Molecule-hugging graphene nanopores
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CitationGaraj, S., S. Liu, J. A. Golovchenko, and D. Branton. 2013. Molecule-Hugging Graphene Nanopores. Proceedings of the National Academy of Sciences 110, no. 30: 12192–12196. doi:10.1073/pnas.1220012110.
AbstractIt has recently been recognized that solid-state nanopores in single-atomic-layer graphene membranes can be used to electronically detect and characterize single long charged polymer molecules. We have now fabricated nanopores in single-layer graphene that are closely matched to the diameter of a double-stranded DNA molecule. Ionic current signals during electrophoretically driven translocation of DNA through these nanopores were experimentally explored and theoretically modeled. Our experiments show that these nanopores have unusually high sensitivity (0.65 nA/Å) to extremely small changes in the translocating molecule’s outer diameter. Such atomically short graphene nanopores can also resolve nanoscale-spaced molecular structures along the length of a polymer, but do so with greatest sensitivity only when the pore and molecule diameters are closely matched. Modeling confirms that our most closely matched pores have an inherent resolution of ≤0.6 nm along the length of the molecule.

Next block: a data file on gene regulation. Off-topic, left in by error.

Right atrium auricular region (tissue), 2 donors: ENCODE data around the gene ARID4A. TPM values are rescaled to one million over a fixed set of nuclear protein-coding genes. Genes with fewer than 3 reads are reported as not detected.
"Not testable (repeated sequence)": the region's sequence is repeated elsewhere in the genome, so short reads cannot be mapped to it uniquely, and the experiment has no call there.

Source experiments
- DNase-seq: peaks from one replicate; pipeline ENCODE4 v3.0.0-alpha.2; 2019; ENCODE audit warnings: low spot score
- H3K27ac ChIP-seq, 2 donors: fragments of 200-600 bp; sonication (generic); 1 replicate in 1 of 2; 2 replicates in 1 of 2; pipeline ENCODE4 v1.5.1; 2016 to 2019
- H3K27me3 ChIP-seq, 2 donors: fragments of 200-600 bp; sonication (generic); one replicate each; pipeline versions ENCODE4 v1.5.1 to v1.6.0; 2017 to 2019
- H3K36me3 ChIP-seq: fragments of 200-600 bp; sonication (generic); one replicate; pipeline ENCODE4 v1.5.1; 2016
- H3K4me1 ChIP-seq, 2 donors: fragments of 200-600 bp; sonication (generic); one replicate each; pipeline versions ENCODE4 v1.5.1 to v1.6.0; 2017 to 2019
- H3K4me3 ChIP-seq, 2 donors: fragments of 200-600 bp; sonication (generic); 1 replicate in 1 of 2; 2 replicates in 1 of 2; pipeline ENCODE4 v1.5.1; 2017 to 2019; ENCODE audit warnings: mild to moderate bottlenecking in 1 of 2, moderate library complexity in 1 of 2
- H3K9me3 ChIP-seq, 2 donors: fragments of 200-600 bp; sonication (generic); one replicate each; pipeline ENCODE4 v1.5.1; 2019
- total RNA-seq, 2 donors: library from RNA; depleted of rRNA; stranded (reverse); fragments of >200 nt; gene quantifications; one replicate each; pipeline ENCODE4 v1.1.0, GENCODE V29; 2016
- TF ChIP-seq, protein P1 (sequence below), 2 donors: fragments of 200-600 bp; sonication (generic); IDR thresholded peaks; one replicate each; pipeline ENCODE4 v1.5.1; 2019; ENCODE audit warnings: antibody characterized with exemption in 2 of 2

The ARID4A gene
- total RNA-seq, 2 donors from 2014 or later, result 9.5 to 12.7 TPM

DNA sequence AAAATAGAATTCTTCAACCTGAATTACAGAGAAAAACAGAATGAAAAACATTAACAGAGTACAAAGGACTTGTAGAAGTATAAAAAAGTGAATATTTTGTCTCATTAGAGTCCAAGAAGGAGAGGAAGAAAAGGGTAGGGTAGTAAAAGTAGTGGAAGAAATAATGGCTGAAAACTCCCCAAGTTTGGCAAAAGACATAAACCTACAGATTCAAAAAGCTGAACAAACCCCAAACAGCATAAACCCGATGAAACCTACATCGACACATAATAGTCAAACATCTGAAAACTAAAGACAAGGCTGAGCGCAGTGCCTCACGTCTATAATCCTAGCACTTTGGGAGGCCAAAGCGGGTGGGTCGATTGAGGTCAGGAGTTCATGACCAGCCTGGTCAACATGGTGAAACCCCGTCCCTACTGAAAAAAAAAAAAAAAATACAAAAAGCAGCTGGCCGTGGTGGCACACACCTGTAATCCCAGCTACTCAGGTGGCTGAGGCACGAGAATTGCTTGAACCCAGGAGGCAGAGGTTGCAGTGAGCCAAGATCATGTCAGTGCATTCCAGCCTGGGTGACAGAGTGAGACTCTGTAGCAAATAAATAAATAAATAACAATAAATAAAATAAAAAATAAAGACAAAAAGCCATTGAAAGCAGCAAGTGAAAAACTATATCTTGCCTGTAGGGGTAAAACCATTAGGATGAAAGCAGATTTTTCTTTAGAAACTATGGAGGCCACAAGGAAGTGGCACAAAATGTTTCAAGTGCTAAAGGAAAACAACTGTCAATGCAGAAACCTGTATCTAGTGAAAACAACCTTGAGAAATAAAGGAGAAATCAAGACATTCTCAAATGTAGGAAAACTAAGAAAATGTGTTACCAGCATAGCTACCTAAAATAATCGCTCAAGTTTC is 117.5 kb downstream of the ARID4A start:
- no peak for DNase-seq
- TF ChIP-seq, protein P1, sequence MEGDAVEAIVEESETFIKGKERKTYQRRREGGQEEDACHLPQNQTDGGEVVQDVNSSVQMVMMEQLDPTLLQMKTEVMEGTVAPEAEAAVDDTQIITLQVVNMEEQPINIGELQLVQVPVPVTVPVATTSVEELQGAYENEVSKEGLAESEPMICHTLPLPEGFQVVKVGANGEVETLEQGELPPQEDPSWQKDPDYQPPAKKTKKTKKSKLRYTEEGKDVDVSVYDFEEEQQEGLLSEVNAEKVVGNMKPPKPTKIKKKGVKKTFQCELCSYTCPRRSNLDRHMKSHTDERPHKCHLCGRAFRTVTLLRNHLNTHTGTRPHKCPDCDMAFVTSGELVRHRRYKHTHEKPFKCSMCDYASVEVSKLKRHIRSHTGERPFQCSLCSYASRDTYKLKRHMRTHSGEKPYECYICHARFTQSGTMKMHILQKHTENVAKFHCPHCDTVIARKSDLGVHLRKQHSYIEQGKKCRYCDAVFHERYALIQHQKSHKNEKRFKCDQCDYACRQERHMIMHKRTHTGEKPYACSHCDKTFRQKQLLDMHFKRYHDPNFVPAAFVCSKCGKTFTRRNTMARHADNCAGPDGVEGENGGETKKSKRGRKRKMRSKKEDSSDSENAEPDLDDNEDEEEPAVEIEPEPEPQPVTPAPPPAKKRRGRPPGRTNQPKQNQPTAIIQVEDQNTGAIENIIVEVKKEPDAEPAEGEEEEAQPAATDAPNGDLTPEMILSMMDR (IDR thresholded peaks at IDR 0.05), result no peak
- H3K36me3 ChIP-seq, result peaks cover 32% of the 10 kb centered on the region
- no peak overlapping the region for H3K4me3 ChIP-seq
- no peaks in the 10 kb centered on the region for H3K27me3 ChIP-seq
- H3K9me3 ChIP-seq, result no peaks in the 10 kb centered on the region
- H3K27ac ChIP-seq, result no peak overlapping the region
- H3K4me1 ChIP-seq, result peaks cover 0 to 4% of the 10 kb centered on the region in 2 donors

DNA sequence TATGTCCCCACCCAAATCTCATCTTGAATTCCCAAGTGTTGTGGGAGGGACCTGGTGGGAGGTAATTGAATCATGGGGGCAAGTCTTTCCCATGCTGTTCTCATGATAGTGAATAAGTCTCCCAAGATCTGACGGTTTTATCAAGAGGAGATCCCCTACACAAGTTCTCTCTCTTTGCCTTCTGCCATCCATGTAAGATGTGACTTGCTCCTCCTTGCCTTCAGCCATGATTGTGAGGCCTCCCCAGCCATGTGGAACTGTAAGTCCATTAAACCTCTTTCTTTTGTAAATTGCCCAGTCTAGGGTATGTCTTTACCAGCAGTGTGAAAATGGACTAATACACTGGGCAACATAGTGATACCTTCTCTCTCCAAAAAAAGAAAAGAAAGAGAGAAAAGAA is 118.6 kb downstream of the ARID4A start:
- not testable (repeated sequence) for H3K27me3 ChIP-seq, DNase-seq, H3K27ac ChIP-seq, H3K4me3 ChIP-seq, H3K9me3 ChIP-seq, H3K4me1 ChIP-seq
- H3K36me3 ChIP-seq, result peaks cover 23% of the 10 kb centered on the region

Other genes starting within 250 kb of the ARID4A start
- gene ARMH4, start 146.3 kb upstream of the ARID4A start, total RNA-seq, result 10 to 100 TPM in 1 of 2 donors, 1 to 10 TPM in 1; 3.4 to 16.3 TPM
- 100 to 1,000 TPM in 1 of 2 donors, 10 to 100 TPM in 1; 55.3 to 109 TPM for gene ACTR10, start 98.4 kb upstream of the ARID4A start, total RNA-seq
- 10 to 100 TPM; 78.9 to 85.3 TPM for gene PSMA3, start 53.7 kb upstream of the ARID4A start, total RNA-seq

Citable link to this pagehttp://nrs.harvard.edu/urn-3:HUL.InstRepos:29071925
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